Texas A&M Law Review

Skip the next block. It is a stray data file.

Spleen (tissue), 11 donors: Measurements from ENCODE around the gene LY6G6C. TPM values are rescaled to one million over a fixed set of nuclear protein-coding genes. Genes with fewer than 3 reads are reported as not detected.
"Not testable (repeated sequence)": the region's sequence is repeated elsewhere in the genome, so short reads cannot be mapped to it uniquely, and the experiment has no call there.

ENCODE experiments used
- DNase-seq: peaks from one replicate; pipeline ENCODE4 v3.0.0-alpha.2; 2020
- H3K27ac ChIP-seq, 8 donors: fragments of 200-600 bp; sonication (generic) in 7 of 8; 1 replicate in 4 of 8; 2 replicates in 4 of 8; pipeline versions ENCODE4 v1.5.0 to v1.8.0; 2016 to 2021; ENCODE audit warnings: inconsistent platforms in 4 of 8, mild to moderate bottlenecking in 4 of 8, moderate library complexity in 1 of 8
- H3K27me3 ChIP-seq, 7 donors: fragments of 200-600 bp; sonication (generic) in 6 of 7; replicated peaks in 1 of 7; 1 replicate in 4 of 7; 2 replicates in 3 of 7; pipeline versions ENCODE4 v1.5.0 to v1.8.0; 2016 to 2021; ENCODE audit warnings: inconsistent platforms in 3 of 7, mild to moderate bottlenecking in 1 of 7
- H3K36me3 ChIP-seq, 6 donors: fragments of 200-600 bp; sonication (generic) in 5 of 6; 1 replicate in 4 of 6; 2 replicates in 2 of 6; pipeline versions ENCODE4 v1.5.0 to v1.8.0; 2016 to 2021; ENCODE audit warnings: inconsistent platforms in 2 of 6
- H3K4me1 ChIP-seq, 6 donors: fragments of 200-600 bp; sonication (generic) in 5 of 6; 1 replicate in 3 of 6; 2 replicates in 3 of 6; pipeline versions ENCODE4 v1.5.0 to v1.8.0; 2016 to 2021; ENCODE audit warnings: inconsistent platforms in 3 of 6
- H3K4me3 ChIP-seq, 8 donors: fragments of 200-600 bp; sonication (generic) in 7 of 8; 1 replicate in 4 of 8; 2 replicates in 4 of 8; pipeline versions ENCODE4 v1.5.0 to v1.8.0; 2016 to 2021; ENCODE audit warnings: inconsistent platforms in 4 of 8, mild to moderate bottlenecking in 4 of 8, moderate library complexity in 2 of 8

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Something has got to give. The Supreme Court has retreated from more than seven decades of personal jurisdiction analysis. After Goodyear Dunlop Tires Operations, S.A. v. Brown, the Court’s jurisprudence of general jurisdiction looked like an M.C. Escher print. If read fast enough, it appeared to make sense. Closer examination reveals an intellectual structure as impossible as anything that Escher could have drawn. Then the Court made it worse in Daimler AG v. Bauman. The Court seemingly has begun a project to rein in what it now regards as states’ unreasonable (and therefore unconstitutional) assertions of general jurisdiction over corporations. It has implicitly backed away from some of International Shoe’s minimum-contacts analysis that dominated the law of constitutional personal jurisdiction since 1945. Goodyear and Daimler create a far more restrictive concept of corporate presence. If the Court purports to retain International Shoe’s principle that jurisdictional exercises be fair and reasonable, it has implicitly but unmistakably undermined a jurisdictional basis that long antedates International Shoe and that the Court unanimously reaffirmed only two decades ago in Burnham v. Superior Court—individuals’ receipt of service of process while in the forum.

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